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I agree that Barack Obama’s remarks about Pennsylvania voters, however badly stated, have been hyped out of proportion by the media, the G.O.P., and Hillary Clinton. The Daily Show explains it best:
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What I can’t understand is the equally hysterical criticism of Mayhill Fowler, the blogger for the Huffington Post’s OffTheBus.net who originally reported Obama’s remarks, made at a campaign fundraiser.
As Marc Cooper, editorial coordinator of OffTheBus.net put it, “It was indeed a fund-raiser to which the press was not invited. Or if you wish, it was closed to press. Therefore it wasn’t on or off the record. Off the record is when journalists consensually agree to witness or hear something on the condition they not report it…Most if not all press was kept out of the room but Mayhill was invited in. She was under no obligation not to report.”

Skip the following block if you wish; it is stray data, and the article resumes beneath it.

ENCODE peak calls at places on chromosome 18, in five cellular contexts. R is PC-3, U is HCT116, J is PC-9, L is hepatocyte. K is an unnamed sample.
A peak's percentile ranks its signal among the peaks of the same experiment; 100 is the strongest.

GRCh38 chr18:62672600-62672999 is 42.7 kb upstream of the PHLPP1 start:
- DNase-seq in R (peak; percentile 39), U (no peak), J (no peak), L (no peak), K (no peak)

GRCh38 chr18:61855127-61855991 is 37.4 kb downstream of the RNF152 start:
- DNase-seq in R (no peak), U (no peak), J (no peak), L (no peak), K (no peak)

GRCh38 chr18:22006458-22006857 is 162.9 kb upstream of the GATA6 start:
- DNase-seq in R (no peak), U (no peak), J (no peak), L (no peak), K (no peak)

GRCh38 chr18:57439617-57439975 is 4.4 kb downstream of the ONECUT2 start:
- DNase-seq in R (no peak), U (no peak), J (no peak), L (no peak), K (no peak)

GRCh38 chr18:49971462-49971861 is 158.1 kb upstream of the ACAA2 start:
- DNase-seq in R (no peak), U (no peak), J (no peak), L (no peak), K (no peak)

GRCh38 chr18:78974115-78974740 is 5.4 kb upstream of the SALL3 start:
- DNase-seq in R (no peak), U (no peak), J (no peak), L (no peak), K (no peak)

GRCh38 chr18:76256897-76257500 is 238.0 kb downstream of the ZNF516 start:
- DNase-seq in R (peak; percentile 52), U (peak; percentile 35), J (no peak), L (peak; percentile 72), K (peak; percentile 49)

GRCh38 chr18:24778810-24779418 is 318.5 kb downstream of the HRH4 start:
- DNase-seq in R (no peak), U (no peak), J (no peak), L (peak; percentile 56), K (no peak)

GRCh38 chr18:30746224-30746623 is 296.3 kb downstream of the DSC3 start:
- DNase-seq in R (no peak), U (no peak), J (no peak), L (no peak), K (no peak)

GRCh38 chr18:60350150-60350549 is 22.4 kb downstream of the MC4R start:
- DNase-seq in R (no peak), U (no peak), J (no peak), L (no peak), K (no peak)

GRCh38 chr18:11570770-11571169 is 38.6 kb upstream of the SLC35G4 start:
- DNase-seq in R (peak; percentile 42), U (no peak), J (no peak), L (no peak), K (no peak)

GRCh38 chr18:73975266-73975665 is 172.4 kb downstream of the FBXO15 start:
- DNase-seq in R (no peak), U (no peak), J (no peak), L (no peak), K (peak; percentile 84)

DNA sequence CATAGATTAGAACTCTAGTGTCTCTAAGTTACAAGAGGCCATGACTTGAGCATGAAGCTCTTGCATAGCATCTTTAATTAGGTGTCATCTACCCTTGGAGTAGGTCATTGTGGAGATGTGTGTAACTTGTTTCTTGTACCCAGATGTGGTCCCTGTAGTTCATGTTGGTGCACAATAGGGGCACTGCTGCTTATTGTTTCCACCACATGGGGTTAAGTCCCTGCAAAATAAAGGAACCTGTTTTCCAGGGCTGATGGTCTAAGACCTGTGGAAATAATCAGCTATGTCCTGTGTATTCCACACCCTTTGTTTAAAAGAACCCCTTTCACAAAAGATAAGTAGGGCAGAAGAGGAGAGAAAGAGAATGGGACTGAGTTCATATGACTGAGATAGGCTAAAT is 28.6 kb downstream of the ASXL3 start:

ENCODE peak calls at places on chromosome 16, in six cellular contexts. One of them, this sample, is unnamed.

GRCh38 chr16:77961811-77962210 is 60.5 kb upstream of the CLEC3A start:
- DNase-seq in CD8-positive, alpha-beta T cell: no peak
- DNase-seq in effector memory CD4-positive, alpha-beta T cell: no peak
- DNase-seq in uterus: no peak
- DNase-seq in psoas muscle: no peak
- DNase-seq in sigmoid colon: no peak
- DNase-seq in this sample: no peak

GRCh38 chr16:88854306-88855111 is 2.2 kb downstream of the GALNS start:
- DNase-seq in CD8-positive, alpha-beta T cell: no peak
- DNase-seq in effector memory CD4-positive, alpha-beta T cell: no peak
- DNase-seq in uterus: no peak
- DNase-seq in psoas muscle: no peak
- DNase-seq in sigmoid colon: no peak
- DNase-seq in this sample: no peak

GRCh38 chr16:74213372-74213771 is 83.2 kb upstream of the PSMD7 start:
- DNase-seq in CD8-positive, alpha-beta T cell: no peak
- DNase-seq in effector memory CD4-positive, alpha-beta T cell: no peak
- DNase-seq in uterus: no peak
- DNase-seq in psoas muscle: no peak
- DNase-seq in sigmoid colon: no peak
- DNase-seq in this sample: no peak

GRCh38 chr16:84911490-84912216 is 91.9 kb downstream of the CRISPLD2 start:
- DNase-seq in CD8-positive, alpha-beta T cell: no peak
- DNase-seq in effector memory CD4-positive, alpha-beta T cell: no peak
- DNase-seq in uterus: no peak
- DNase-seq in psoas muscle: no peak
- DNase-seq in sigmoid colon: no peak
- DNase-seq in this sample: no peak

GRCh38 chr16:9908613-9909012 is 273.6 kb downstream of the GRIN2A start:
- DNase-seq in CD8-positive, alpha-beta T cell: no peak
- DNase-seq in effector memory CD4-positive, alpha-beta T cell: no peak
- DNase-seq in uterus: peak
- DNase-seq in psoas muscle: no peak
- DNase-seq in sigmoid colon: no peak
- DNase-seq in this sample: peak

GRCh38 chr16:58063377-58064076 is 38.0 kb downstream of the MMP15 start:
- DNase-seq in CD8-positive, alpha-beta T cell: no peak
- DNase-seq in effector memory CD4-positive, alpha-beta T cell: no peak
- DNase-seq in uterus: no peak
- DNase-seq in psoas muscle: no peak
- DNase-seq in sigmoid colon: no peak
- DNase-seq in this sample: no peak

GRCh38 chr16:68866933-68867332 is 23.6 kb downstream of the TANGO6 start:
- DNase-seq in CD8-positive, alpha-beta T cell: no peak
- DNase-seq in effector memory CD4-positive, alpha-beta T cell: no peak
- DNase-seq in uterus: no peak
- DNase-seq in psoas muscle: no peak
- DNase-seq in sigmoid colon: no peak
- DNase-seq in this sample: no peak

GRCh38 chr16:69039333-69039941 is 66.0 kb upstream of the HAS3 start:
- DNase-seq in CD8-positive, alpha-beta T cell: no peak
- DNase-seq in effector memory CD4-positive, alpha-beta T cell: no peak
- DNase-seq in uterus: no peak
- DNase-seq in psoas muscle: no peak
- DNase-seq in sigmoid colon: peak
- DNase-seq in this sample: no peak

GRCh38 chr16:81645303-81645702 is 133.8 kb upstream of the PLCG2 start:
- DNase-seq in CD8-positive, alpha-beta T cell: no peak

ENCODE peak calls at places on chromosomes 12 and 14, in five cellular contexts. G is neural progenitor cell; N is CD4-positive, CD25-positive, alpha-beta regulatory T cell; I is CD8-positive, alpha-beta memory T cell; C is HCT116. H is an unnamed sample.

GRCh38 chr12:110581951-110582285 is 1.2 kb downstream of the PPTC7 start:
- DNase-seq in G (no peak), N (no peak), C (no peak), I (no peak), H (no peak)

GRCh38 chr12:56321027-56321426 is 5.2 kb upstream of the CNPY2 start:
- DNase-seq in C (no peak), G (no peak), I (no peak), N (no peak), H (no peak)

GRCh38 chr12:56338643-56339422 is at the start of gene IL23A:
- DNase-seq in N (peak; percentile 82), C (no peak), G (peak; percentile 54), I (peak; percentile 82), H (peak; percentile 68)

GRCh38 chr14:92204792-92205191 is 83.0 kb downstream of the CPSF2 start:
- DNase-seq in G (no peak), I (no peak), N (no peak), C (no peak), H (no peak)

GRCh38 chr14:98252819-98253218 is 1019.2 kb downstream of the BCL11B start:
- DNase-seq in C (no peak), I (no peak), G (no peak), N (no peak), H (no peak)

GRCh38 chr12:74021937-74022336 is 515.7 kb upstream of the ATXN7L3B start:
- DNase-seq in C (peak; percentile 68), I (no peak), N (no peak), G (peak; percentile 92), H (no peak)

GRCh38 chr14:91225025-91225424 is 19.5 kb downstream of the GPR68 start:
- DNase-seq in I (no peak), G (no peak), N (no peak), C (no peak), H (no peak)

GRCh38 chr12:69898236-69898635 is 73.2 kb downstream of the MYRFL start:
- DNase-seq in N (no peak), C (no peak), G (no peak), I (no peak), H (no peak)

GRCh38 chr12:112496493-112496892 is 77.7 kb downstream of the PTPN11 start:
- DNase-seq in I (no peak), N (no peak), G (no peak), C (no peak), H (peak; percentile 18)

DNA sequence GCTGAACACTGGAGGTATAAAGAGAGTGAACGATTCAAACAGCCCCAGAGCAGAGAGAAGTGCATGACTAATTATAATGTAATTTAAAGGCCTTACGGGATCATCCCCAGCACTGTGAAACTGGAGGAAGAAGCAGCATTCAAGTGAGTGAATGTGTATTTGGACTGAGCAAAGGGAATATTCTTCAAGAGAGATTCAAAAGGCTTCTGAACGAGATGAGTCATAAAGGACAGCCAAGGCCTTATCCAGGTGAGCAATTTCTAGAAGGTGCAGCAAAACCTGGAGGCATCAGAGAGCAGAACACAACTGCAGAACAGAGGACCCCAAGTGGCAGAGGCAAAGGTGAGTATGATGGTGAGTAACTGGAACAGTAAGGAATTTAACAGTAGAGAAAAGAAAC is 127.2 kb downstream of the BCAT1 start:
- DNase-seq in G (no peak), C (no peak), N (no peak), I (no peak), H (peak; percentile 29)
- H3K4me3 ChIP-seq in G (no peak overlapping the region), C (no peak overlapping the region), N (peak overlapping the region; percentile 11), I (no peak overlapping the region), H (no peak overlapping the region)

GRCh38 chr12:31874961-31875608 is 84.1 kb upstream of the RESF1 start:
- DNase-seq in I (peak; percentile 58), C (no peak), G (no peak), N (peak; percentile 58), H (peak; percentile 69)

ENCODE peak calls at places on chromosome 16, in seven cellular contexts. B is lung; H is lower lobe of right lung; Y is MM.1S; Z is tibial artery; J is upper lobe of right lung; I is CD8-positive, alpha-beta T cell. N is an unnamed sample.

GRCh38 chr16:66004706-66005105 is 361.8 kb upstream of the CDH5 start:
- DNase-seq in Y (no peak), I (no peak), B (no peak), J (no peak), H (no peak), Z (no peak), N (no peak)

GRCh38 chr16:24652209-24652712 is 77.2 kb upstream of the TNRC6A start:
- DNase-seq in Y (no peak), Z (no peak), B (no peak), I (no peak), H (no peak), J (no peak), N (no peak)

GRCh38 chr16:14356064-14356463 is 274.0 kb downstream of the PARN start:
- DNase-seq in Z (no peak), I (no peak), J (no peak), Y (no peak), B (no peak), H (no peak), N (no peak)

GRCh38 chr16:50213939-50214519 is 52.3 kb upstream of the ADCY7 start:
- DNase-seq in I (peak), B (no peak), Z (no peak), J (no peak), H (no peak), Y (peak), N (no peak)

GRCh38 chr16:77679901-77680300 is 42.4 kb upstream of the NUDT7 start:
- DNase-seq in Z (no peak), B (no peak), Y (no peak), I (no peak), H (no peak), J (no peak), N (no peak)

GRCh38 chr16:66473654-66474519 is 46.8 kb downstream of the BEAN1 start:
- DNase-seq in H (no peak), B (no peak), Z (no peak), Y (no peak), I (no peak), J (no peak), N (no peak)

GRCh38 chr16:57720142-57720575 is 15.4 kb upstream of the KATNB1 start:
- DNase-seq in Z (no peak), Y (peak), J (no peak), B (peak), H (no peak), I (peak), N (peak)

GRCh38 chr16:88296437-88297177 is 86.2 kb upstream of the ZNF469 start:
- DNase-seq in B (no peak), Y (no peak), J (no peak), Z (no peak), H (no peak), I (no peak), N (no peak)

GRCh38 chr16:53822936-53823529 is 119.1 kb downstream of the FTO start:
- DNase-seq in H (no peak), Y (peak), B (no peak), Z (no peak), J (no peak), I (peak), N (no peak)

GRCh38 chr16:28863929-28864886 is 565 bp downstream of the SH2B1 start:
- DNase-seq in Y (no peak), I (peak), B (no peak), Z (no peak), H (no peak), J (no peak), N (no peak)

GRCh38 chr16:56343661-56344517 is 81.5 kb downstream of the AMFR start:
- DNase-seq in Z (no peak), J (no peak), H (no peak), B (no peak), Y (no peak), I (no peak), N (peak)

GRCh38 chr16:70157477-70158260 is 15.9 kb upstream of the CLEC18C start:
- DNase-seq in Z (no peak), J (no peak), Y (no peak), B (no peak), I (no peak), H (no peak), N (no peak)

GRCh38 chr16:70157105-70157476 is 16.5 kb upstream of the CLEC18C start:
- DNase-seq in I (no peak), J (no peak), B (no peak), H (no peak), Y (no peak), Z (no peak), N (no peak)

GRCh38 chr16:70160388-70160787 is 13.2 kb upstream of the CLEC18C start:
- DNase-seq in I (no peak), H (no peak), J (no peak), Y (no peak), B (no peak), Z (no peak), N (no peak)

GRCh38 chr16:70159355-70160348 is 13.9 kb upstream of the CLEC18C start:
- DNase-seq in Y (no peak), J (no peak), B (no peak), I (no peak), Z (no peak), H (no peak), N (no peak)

Fowler, whose presence at the fundraiser was known to Obama’s staff, did nothing other than report what she saw and heard. Would those now attacking her be doing the same if she’d reported controversial remarks made by John McCain at one of his fundraisers? And do we really want to accept the principle that candidates for the president should be able to block public scrutiny of their fundraising events?
Fowler did the right thing, no matter how dumb the debate that ensued.
More from Ken Silverstein:
Perspective — October 23, 2013, 8:00 am
How pro-oil Louisiana politicians have shaped American environmental policy
Postcard — October 16, 2013, 8:00 am
A trip to one of the properties at issue in Louisiana’s oil-pollution lawsuits
Estimated acres of forest Henry David Thoreau burned down in 1844 trying to cook fish he had caught for dinner:
The bombardier beetle, which can fire liquid at its enemies from its rear end at up to 300 squirts per second, was being scrutinized in the hope of building a better airplane engine.
London Fire Brigade investigators blamed a building fire in South London on a bird that carried a lit cigarette to its rooftop nest. “Smokers,” said neighborhood baker Richard Scroggs. “What can you say?”
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“American politics has often been an arena for angry minds.”